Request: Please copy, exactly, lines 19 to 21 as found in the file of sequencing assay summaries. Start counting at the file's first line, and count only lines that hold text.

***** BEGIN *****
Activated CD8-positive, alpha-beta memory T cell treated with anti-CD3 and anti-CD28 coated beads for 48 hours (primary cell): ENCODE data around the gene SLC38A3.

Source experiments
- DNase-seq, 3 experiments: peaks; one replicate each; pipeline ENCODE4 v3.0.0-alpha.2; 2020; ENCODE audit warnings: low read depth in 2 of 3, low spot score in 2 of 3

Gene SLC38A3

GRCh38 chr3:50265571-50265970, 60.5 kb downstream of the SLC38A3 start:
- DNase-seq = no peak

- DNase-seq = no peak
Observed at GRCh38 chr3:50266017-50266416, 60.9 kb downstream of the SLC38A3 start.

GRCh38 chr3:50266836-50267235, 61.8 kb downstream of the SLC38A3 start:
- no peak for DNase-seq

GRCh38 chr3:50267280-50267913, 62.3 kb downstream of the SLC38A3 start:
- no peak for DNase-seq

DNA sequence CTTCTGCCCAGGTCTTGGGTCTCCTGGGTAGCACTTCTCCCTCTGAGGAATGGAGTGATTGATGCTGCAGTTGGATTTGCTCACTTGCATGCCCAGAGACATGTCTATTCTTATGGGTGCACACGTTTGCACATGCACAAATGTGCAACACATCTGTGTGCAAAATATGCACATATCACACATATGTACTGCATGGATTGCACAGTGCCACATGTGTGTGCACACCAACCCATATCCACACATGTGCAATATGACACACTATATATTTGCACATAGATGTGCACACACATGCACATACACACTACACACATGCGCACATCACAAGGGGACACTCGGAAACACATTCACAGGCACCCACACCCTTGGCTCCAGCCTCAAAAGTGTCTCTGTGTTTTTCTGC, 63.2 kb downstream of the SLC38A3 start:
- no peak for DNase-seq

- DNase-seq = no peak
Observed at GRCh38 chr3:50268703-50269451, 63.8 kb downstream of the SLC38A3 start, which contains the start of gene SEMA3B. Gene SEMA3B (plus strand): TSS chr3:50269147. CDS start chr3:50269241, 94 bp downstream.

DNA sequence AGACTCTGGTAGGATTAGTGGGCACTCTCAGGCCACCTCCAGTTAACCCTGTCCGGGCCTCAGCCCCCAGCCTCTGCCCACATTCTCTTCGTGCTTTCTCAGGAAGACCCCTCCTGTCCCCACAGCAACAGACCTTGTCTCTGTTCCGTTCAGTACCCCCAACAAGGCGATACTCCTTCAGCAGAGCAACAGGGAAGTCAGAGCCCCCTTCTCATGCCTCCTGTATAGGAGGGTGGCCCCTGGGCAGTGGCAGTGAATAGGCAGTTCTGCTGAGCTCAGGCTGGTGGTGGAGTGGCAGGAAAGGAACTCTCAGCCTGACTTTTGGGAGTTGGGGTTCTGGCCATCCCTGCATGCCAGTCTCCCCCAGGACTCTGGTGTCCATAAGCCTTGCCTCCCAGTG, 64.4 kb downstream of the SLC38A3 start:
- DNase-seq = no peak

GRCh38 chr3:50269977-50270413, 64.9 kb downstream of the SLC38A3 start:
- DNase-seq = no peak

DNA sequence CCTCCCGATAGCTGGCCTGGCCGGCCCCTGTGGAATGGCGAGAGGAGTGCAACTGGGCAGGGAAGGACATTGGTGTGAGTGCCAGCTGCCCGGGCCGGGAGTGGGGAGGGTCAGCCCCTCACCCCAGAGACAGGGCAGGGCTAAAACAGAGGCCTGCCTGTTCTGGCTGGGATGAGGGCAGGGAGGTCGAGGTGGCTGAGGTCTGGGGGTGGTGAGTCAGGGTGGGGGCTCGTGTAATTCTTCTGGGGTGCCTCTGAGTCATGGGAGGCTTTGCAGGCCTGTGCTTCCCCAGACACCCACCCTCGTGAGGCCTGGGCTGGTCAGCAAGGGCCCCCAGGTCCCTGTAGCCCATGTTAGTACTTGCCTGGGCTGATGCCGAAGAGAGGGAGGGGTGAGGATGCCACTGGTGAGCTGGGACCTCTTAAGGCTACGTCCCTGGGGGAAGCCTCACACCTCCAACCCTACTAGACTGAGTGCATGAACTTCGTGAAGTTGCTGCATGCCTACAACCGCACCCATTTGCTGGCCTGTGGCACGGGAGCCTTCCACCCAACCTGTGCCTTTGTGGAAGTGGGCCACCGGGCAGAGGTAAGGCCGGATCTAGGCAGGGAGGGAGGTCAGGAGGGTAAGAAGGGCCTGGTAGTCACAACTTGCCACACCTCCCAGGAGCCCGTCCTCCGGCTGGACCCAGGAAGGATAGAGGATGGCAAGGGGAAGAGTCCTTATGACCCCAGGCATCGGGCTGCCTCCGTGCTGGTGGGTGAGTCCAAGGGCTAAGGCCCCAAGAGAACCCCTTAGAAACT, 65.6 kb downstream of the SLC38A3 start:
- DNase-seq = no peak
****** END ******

GRCh38 chr3:50269977-50270413, 64.9 kb downstream of the SLC38A3 start:
- DNase-seq = no peak

DNA sequence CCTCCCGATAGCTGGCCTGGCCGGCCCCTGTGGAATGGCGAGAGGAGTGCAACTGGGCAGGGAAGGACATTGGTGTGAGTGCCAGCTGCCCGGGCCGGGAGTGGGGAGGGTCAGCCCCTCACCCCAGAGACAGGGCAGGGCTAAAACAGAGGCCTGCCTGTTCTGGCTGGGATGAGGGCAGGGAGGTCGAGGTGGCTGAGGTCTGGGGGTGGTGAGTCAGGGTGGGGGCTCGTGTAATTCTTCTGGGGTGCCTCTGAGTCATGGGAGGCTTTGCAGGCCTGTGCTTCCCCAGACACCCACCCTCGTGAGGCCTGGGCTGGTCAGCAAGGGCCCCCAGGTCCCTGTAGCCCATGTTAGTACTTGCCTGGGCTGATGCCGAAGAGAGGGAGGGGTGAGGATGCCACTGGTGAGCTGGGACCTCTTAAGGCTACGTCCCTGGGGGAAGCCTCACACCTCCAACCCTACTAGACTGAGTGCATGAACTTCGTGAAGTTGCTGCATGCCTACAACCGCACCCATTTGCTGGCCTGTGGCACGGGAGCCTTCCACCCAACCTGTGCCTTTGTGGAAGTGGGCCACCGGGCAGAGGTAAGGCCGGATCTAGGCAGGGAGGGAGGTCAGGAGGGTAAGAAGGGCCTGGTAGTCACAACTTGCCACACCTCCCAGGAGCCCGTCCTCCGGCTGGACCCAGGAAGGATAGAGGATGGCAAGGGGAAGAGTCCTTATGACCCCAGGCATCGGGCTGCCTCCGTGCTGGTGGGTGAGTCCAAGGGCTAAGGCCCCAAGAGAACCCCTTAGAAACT, 65.6 kb downstream of the SLC38A3 start: